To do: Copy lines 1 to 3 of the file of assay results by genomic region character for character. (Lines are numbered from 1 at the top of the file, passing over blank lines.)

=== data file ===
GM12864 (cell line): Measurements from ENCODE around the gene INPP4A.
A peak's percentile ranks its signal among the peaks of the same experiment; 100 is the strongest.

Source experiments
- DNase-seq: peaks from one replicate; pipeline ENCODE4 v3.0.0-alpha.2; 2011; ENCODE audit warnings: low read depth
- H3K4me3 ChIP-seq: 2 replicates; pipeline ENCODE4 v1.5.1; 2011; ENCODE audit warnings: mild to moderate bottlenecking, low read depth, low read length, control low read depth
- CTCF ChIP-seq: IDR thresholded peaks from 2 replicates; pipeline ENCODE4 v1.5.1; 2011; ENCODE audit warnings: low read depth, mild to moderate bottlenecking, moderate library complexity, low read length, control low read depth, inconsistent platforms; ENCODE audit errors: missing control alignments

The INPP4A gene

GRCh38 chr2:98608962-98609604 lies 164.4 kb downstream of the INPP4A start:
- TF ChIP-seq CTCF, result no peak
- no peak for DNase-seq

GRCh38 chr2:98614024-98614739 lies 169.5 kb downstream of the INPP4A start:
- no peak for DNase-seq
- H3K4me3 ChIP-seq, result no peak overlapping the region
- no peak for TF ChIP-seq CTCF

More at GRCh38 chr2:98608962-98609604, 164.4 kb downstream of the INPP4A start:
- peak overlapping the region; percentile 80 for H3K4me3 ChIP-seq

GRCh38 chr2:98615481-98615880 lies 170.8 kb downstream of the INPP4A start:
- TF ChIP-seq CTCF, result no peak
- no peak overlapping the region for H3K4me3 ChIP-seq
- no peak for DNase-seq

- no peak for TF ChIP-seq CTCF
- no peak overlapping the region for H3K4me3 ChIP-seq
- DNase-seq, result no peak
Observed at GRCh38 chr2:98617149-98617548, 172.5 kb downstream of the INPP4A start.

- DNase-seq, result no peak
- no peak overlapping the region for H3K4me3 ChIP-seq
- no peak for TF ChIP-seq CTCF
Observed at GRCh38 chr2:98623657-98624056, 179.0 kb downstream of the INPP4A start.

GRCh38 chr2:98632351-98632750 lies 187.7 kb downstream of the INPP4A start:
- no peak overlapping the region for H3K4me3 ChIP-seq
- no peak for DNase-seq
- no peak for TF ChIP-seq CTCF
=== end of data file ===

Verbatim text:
GM12864 (cell line): Measurements from ENCODE around the gene INPP4A.
A peak's percentile ranks its signal among the peaks of the same experiment; 100 is the strongest.

Source experiments